T HE FNM must tell the people of Grand Bahama how much of the $63 mil l ion in tax revenue it received from the sale of BORCO to Buckeye Part ners will be invested in the e conomically-strapped i sland, PLP deputy leader Philip Brave Davis said at a PLP conclave on thei sland over the weekend. Mr Davis said considering the poor financial future facing the island, all of the money should go to the people of Grand Bahama. The sale of BORCO was the biggest sale of any company in the history of the Bahamas. The deal, which was for the sale of a portion of BORCO to Buckeye Partners, amounted $1.36 billion. This sale, my fellow PLPs, will give the govern ment around $63 million in tax revenue. The question you should ask the government is how much of this $63 million will go to the people of Grand Bahama? What happened to the tens of millions in stamp tax that was collected from the sale of Vopak? Why arent all those millions of dollars being spent right here where it is most needed? It is needed here in Grand Bahama. It is needed now, Mr Davis said. H e said if he should become the next deputy Prime Minister the PLPw ill move Grand Bahama forward and make Grand Bahama grand again. Programmes We will reinstitute and create powerful and farreaching educational, civic and community programmes to address grow ing social concerns.We commit tonight to help those that are destitute find employment and restore hope. We will empower our young men and women, the deputy leader said. The PLP, Mr Davis said, will aggressively promote Grand Bahama as a place for commercial and tourist development. We will place a major focus on attracting offshore financial services companies and e-business to these shores. We will make Grand Bahama grand again, he said. T HE bickering and disu nity within the ranks of PLPs in Grand Bahama should stop immediately so the party can concentrate o n winning the next genera l election, opposition leader Perry Christie said a t a PLP conclave in Grand B ahama over the weekend. H e said this was no time for there to be divisivenesso r disunity within the ranks o f PLP, and instead they must be cohesive and united. The PLP of Grand Bahama has to get out of the disunity business, he said. The bickering and inf ighting has got to stop. T here is just too much of i t, especially here in Grand B ahama. We need to work t ogether. After all, we are joined together in a common cause and we all know who our common political enemy is. So why cant we keep those things that unite us at the forefront of our m inds and lay aside the t hings that divide us? We have to unite to f ight. Believe me, my b rothers and sisters, there i s no other way to succeed, there is no other way to win. T he opposition leader said party members need to put the party machinery in Grand Bahama, in the whole northern Bahamas, in a state of readiness. We need now to put it in a state of high alert. We are entering now the final p hase of preparation for t he next general election. A s the party in opposition, w e start off with a strateg ic disadvantage: we do not k now when the next general election will be held. Since we dont know that, and wont know that, it behooves us all to get ready from now. We need t o ensure that when the bell i s sounded, we will find o urselves in full readiness f or battle. We need to proceed on the premise that the next general election will be called sooner rather than later. If time proves us wrong and the election is actually c alled later rather than s ooner we will have lost nothing by having prepared f or an early contest, Mr C hristie said. L OCAL NEWS T HE TRIBUNE MONDAY, JANUARY 31, 2011, PAGE 3 T O DISCUSS ST ORIES ON THIS PAGE LOG ON TO WWW.TRIBUNE242.COM Christie:Stop PLP bickering in Grand Bahama Davis: FNM must say how much of $63m will be invested in Grand Bahama T T h h e e b b i i c c k k e e r r i i n n g g a a n n d d i i n n f f i i g g h h t t i i n n g g h h a a s s g g o o t t t t o o s s t t o o p p . T T h h e e r r e e i i s s j j u u s s t t t t o o o o m m u u c c h h o o f f i i t t , e e s s p p e e c c i i a a l l l l y y h h e e r r e e i i n n G G r r a a n n d d B B a a h h a a m m a a . Perry Christie P LPS a t Saturday nights party conclave in Grand Bahama. PLP Deputy demands ans w er s over tax revenue fr om sale of BORCO PLP DEPUTY LEADER Philip Brave Davis speaks at Saturdays conclave on Grand Bahama.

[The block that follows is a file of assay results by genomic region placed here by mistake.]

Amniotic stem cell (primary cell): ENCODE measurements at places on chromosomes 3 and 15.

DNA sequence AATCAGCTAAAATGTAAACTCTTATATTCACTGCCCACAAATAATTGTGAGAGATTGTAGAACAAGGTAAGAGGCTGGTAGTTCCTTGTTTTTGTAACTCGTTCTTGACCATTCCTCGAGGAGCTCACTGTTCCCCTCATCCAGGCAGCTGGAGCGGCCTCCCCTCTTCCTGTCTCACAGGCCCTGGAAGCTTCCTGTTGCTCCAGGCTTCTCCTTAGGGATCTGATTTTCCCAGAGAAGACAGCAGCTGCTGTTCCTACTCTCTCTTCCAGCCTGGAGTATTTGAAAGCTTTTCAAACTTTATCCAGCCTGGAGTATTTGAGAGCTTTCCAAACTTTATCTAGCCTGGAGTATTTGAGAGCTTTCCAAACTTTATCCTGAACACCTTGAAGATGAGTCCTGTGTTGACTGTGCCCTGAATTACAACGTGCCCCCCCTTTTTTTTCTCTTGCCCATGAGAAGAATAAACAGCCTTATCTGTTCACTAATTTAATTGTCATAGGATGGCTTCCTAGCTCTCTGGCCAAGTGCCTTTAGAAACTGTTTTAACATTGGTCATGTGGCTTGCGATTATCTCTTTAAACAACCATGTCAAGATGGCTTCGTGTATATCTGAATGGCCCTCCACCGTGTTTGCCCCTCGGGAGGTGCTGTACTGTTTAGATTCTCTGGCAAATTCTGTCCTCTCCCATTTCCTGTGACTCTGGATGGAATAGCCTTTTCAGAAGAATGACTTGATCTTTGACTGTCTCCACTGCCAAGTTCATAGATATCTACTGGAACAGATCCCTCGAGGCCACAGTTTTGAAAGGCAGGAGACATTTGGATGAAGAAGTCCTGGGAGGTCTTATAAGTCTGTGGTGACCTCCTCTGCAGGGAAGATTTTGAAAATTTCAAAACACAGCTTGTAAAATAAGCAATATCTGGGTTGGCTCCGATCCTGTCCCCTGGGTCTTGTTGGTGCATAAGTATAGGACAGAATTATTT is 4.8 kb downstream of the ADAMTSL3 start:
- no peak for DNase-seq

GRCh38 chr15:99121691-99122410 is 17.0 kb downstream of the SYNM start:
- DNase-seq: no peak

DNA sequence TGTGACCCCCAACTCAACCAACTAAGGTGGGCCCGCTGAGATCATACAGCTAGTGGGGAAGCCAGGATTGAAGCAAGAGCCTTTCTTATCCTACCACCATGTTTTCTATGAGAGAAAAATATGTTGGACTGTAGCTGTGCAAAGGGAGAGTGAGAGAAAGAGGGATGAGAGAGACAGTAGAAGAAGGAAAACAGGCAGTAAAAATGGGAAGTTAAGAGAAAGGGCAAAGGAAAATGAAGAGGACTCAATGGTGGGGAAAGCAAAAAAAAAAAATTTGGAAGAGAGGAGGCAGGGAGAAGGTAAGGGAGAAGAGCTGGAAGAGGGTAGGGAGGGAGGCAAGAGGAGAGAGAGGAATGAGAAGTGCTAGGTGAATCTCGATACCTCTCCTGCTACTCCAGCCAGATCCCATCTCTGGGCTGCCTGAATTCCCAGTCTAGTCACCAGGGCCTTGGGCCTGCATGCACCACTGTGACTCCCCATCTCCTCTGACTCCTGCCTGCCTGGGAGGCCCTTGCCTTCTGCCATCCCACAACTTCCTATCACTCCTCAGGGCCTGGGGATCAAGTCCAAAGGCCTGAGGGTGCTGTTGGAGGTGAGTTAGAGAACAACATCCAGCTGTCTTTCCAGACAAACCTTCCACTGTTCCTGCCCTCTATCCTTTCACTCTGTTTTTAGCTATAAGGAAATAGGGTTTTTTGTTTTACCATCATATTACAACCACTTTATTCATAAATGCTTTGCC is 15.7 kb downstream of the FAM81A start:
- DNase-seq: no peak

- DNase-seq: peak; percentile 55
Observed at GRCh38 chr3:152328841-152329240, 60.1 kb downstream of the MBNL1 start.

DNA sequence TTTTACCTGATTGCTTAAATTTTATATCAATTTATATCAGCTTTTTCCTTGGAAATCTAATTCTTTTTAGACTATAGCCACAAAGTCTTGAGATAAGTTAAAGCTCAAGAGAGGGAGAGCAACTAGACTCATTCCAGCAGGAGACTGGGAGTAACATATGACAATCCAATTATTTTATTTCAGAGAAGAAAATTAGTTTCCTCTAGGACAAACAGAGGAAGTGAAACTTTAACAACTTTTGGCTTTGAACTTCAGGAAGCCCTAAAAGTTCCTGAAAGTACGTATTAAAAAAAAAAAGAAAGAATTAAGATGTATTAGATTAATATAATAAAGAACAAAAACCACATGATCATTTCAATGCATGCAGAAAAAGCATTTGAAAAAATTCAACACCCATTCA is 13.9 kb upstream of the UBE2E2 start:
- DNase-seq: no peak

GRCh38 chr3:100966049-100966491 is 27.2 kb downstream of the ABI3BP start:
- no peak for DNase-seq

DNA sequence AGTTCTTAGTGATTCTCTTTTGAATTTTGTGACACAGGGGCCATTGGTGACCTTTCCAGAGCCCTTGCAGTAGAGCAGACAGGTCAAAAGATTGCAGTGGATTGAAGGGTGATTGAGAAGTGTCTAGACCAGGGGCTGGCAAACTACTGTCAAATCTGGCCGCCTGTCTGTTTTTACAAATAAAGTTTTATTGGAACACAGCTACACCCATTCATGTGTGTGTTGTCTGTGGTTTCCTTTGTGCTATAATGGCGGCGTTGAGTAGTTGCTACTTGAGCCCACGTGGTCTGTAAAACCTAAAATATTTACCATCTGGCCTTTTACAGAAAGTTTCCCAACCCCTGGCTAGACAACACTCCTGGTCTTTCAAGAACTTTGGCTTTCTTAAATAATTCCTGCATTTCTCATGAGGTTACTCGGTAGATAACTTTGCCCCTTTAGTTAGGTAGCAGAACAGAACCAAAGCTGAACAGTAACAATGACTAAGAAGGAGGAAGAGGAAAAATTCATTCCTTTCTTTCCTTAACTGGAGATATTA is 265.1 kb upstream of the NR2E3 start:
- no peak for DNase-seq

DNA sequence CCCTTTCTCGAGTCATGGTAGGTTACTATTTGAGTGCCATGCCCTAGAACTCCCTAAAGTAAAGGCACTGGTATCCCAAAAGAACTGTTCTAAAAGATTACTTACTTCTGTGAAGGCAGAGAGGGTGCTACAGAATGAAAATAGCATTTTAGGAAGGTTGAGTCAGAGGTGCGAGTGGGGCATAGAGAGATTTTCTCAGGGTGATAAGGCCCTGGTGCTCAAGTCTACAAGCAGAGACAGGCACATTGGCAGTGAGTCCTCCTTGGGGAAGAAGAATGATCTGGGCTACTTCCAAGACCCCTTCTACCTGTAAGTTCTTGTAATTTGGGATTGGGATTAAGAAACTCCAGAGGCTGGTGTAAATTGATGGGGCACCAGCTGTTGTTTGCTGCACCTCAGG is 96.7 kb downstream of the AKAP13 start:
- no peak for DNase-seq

EDITOR, The Tribune I WORKfor a private c ompany. One that has been in operation since the 1920s. It is a family run companyw ith no public shareholders. As is the case for a lot companies, our business has dropped off considerably o ver the past couple of years and we employees are in constant fear of losing are j obs and health insurance. A s anyone alive today k nows, these are hard times we are living in. The cost of everything has skyrocketed o ver the past couple of years. Everything goes up e xcept our income! Unlike government workers who have the luxury of receiving i ncreases every couple of years, we in the private sect or are not all so lucky. Im sure there are some companies that give regular raises,b ut the one I work for is not one of them. W e have people here who have not had an i ncrease in take home pay for decades. One gentleman hired in 1987 is today still carrying home the amount he was hired at. I myselfh ave not had an increase s ince 1997. I have been giv en more things to do, more responsibility, but no raise. We have received increaseso n paper, when Insurance goes up, but nothing extra in take home pay. Our boss-e s tell us we can consider it a raise when our health insurance goes up but they dont deduct any more from ourw ages. O ne of our bosses actual ly made the following statements when we ask aboutw age increases. Theres no point in companies giving raises because it makes the cost of everything go up.O r, when being told of how hard his employees have it trying to save money, one said: Its just as easy for a man making $100 a week to save $10 as it is for a man making $1000 to save $100! One day a meeting was called, nobody knew what it was about, so when the boss came into the office one of the young men asked: Are we getting raises? Our boss said: Yeah, turn around and bend over! while he made a kicking motion with h is foot. W hy continue working for such a company? Because m any of us will surely lose o ur health insurance if we l eave. We have medical conditions that will not be covered if we have to joina nother group. Some of us have illnesses that will prevent us from getting insurance at all if we leave. We dont stay because of our pension plans either, we dont have one! I say all that to say this. T he Government has b ecome very proficient at squeezing Joe Public fore very dime they can get. Its n ow time for the Government to ensure that Joe Public is not financially obliterated by doing so. Some employees in the private sector are not treated fairly by their employers.G overnment, in my opinion, must make it law that a company not giving its employees raises must give ac ost of living increase at l east biannually. Perhaps government could give some incentive to companies to d o so, ie, a reduction in b usiness license tax for any company having given raises that year. T he increase should be tied to inflation. If inflation is 2 per cent the raise should be 2 per cent. This is not a r aise really. All the employee would be doing is keeping pace with the ever i ncreasing cost of living. It s hould not be possible for a p erson to work for years and years and become poorer and poorer every year. A p erson working for decades at a company should be able t o progress in life, not regress. The last time I received an increase it was 1 997. If you figure inflation averaged 2 per cent per y ear, times 14 years, that amounts to 28 per cent. In real terms I have received a2 8 per cent pay cut since 1997. W e are diligently working ourselves into poverty! Our b osses dont care. Our Government must show that it cares. I call on the powers that be to address this wrong that is being done toB ahamians. Nassau, January, 2011. E DITORIAL/LETTERS TO THE EDITOR P AGE 4, MONDAY, JANUARY 31, 2011 THE TRIBUNE The Tribune Limited NULLIUS ADDICTUS JURARE IN VERBA MAGISTRI Being Bound to Swear to The Dogmas of No Master LEON E. H. DUPUCH, Publisher/Editor 1903-1914 SIR ETIENNE DUPUCH, Kt., O.B.E., K.M., K.C.S.G., (Hon. Publisher/Editor 1919-1972 Contributing Editor 1972-1991 EILEEN DUPUCH CARRON, C.M.G., M.S., B.A., LL.B. Publisher/Editor 1972Published Daily Monday to Saturday Shirley Street, P.O. Box N-3207, Nassau, Bahamas I nsurance Management Building., P.O. F-485, Freeport, Grand Bahama TELEPHONE Switchboard (News, Circulation and Advertising Call for cost of living wage increases LETTERS l email@example.com Courts cooperating with the police EDITOR, The Tribune. I commend the three Anglican bishops who converted to Catholicism on Saturday. Their act marks the historical beginning of what promises to be a mass exodus of Anglicans over to the Catholic church. The movement is being spurred on by the growing acceptance within the Anglican communion of female bishops, practising homosexual clergy, and disagreements over the pri m acy of Sacred Scripture within the Church. Sadly, some people want to measure the truth of the faith by modern societys standards. They mistakenly believe that divine Revelation must adapt itself to the current mentality in order to be credible, instead of the current mentality converting in the light that comes to us from on high. The result is a stripping of the Redeemer of man of his rad ical uniqueness, and classifying him as someone who can be managed and domesticated. Anglican traditionalist should take heart. They are always welcome back to the fullness of truth that resides, with all its pristine beauty and splendour, inside the Catholic Church. I encourage everyone including agnostics, atheists and dissenting Catholics who are tossed about by the waves of false doctrines, to climb aboard the barque of Peter for it will be their only safe haven in these troubling times. PAUL KOKOSKI Canada, January 16, 2011. Pr aise for Anglican bishops con v er ting to Catholicism OPERATION Rapid Strike, launched on the night of January 20 by Commissioner of Police Ellison Greenslade, is starting to pay dividends as police target prolific offenders. As crime continues to escalate, police are confident that with the cooperation of the c ourts they can make a tremendous difference by taking repeat offenders out of circulation. An investigation of most crimes committed today reveals that they involve persons with long rap sheets accused of murder, attempted murder, break-ins and numerous other skirmishes with the law all out on bail awaiting their day in court. The police are starting to round them up, and with the coop e ration of the courts, will get them before Justice as quickly as possible. Mr Greenslade has said that the police are very pleased with the assistance being provided by the Office of the Attorney General and for its new policy of bringing those accused of gun crimes before the courts in a matter of weeks. It is not unusual to hear a discouraged police officer, shrugging his shoulders in defeat, complain that as soon as the police take an offender off the streets, some lawyer gets the courts to grant him bail, and the police chase starts all over again. The police are getting tired of chasing the same old law breakers. It is hoped that the courts will get the message and, instead of being a part of the problem, will now make every effort to work with the police for the safety of the community. Magistrates can now stop their ears to the bail pleas of the lawyers. It is only commonsense that it serves no purpose to return prolific offenders to the community. In fact it is forcing them back into crime. They can only survive if they can find employment. But who is going to employ anyone who is out on bail for murder, attempted murder, gun possession or stealing? Not being able to earn an honest living, they cannot supply food for their table, nor find the down payment for their lawyer. Crime is their only profession. It is the only profession that they know of that brings returns, if they can escape the bullet of a r ival. How many of those persons, now deceased, would still be alive today if they were behind bars awaiting trial, instead of on the streets preying on the public? Among the homicides that we report are men on bail, gunned down by another, also on bail. While awaiting trial they are busy settling old scores. A mother said to us recently after one s uch killing, that if it were her son, she would insist that he be kept behind bars until his case was called at least in jail she would know that he was safe. Many offenders laugh and brag about how quickly certain lawyers can spring them from jail. It is no wonder that they are not attracted to the new plea bargaining system, which became law in 2008. As long as they can get long stretches of freedom, hoping that the court system will get so bogged down that their case eventually will be forgotten, they wont be overly anxious to confess their sins and negotiate their prison time. However, with speedier trials, there is no longer an excuse for bail, but more incentive for them to sing and avoid court. Last year there were only two criminal courts. By next week there should be four. "With the immediacy of a trial, that tends to concentrate the mind and people will take opportunities to plead guilty or come to an arrangement by which they can pay for their crime," said Attorney General John Delaney. Meanwhile, the police are back on the streets working hard to make them safe for law-abiding citizens. These non-functioning traffic lights throughout the island are a serious traffic hazard. Despite the complaints of the public, there seems to be no solution. When some of t he lights are repaired, the repair lasts two weeks at the most. There are lights that can be seen by motorists travelling in one direction, but not by motorists travelling in the other. In other words when a car arrives at a working traffic light, directing it from the south to the north, the driver travelling in an east west direction arriving at the same intersection cannot see the light that should b e directing him across the path of the southnorth driver. Therefore, the driver going from the south to the north gets the green light, while the driver moving east-west can see no red light, because it in not directed in such a way that he can see it. A nd then there is the intersection Montagu, Village Road, for example where nothing works, and the courtesy of drivers stopped in three lanes of traffic has to be relied on to prevent a collision. Really this is not good enough. It would be appreciated if someone would at least give an explanation of what has gone wrong with our traffic lights. But even more important, some o ne should get to work and repair them urgently. Non-functioning traffic lights